Intended for healthcare professionals

Letters Response

Ann McNeill and colleagues reply to Martin McKee and Simon Capewell

BMJ 2015; 351 doi: (Published 24 September 2015) Cite this as: BMJ 2015;351:h5010
  1. Ann McNeill, professor of tobacco addiction1,
  2. L S Brose, lecturer in addictions1,
  3. R Calder, PhD student1,
  4. S C Hitchman, lecturer in addictions1,
  5. P Hajek, professor of clinical psychology2,
  6. H McRobbie, reader in public health interventions2
  1. 1Institute of Psychiatry, Psychology and Neuroscience, National Addiction Centre, King’s College London, London SE5 8BB, UK, and UK Centre for Tobacco and Alcohol Studies
  2. 2Wolfson Institute of Preventive Medicine Barts and The London School of Medicine and Dentistry Queen Mary, University of London, London, UK, and UK Centre for Tobacco and Alcohol Studies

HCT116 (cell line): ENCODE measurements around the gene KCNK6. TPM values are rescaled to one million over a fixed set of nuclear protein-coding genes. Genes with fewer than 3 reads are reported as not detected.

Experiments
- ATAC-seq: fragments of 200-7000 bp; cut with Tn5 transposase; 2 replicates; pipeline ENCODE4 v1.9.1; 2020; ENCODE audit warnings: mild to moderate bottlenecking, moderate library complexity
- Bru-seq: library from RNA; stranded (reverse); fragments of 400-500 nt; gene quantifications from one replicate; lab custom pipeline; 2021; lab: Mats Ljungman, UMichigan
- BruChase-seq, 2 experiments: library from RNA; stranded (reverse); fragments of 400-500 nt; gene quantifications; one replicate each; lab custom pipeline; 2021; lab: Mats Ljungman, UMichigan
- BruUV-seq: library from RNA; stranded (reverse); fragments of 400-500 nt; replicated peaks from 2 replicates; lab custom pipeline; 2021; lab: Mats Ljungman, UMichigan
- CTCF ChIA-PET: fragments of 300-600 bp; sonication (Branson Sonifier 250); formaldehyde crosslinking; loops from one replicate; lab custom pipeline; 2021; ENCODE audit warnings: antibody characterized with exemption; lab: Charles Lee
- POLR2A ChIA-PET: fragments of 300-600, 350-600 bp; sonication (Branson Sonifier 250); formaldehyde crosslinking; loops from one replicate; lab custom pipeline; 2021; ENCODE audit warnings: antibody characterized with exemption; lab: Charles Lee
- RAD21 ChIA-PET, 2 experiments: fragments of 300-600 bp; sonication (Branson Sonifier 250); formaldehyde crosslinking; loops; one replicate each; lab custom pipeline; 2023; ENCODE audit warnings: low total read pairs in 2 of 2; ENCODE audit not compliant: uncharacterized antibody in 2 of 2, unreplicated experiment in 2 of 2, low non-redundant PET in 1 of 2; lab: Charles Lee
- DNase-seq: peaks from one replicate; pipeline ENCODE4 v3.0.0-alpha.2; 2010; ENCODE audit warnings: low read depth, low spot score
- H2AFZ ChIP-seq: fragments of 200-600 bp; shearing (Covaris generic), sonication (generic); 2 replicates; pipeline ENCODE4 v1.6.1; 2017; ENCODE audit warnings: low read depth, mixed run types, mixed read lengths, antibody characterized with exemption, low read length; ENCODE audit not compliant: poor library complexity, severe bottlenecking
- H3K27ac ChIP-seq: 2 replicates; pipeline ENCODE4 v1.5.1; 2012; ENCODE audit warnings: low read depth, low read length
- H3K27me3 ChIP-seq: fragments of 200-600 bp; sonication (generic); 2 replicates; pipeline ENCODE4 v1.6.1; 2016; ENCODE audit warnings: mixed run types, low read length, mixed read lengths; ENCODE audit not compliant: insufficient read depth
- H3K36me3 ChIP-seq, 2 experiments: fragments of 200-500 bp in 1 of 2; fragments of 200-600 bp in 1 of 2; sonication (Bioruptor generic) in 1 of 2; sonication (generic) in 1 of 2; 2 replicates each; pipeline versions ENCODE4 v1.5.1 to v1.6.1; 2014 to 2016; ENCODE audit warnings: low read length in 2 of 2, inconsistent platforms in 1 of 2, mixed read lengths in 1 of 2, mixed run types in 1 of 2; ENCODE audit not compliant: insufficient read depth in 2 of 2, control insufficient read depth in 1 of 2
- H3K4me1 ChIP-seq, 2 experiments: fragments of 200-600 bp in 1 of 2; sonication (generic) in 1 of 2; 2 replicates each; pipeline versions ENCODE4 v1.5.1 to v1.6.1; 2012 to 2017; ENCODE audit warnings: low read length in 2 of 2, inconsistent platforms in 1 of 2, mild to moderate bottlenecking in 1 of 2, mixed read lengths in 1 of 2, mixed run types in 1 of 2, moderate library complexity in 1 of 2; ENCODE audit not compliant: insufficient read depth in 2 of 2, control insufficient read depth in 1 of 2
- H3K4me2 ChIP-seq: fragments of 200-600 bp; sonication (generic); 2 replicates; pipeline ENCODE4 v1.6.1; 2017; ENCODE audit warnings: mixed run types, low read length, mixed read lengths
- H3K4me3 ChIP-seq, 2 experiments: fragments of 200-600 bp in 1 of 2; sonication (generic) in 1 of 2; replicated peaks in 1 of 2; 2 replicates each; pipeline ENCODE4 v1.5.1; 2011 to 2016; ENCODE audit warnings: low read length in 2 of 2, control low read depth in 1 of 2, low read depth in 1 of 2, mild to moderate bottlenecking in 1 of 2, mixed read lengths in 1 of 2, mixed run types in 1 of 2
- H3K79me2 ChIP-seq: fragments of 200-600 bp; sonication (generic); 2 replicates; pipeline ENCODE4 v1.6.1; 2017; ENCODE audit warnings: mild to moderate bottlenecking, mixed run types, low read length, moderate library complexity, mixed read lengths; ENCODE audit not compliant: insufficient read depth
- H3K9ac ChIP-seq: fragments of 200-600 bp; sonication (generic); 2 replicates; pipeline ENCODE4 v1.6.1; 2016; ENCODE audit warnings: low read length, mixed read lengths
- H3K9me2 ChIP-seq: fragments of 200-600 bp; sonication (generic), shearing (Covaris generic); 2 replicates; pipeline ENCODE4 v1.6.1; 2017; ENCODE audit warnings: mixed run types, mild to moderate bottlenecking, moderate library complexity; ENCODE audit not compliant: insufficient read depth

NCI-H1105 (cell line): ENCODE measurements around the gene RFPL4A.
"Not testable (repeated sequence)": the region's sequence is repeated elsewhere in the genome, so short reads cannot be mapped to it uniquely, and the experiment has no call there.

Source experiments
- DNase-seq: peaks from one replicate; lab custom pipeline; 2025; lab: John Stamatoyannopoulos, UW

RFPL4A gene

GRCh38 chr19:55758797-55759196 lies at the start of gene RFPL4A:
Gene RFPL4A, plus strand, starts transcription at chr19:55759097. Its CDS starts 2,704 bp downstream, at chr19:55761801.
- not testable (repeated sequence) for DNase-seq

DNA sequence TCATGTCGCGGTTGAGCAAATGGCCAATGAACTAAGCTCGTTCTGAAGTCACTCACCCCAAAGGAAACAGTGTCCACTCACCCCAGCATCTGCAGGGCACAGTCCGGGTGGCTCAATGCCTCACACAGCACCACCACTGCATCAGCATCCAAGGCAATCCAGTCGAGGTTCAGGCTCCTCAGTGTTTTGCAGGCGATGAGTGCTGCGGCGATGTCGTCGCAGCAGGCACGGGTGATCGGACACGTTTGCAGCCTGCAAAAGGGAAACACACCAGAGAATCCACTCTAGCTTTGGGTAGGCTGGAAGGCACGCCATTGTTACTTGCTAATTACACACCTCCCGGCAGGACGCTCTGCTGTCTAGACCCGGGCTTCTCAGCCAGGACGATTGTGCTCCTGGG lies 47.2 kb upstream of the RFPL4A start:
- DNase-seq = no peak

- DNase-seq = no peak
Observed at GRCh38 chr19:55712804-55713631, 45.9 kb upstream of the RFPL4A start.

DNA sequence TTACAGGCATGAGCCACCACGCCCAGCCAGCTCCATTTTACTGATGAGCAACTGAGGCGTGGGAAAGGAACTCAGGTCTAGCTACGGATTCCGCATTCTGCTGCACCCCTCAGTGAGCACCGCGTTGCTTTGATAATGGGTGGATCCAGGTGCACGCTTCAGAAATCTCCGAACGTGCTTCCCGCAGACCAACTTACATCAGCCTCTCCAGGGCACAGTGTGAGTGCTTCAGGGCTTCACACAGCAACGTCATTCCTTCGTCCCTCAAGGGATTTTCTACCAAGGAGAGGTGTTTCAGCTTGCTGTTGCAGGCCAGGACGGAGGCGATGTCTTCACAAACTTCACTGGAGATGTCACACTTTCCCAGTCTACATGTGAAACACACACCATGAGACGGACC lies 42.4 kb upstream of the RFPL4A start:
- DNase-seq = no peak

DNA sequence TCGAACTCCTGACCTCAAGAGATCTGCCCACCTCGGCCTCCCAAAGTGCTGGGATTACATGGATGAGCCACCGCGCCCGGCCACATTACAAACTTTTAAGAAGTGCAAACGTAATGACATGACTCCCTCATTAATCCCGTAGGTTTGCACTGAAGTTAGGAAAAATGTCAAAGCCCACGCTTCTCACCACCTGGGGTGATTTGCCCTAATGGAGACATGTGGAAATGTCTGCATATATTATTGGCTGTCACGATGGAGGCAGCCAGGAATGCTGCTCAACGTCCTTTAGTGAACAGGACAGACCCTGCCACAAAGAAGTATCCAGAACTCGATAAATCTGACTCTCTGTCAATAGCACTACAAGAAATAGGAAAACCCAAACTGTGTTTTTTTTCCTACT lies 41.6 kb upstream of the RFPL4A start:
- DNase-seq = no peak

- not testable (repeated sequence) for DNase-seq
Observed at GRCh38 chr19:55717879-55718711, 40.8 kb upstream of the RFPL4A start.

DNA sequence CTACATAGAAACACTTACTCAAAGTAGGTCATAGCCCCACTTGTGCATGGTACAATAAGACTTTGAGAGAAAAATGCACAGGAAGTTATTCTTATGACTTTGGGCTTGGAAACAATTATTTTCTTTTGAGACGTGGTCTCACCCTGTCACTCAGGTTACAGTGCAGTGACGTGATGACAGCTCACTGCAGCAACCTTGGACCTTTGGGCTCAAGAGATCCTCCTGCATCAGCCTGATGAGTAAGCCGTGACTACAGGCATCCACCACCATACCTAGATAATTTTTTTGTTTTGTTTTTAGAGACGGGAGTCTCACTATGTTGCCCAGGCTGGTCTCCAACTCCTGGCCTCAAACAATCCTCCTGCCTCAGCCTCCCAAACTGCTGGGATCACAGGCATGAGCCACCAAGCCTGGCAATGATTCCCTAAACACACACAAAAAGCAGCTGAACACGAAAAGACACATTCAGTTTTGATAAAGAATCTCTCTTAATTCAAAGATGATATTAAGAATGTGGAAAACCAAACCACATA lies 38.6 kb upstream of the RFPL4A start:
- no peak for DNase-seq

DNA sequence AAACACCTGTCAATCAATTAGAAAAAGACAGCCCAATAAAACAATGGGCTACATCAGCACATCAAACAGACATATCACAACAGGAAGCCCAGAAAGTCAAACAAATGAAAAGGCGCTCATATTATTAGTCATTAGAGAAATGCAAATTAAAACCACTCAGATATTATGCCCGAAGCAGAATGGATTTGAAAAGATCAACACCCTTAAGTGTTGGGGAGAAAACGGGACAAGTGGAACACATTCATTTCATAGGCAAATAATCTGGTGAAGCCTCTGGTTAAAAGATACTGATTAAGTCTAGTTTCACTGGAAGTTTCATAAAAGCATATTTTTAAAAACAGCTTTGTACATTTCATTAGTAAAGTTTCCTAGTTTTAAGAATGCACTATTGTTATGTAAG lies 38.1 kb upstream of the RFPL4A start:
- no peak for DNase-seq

1. ann.mcneill{at}

McKee and Capewell recently criticised Public Health England’s position on e-cigarettes (ECs)1 and our underlying report2 in the Lancet,3 the media,4 and now The BMJ.5 Their statement “directors of public health and the wider community desperately need advice on EC that is evidence based and free from any suspicion of influence by vested interests”5 is offensive.

We have an extensive track record of research dedicated to understanding smoking behaviour and population and individual approaches to help smokers stop and prevent uptake of smoking; we have published hundreds of primary research articles on smoking, nicotine, and ECs; and we have years of clinical experience in smoking cessation. We have never taken any tobacco or EC industry funds. By contrast, McKee and Capewell are not experts in this field—they have carried out no nicotine dependence, smoking cessation, or EC …

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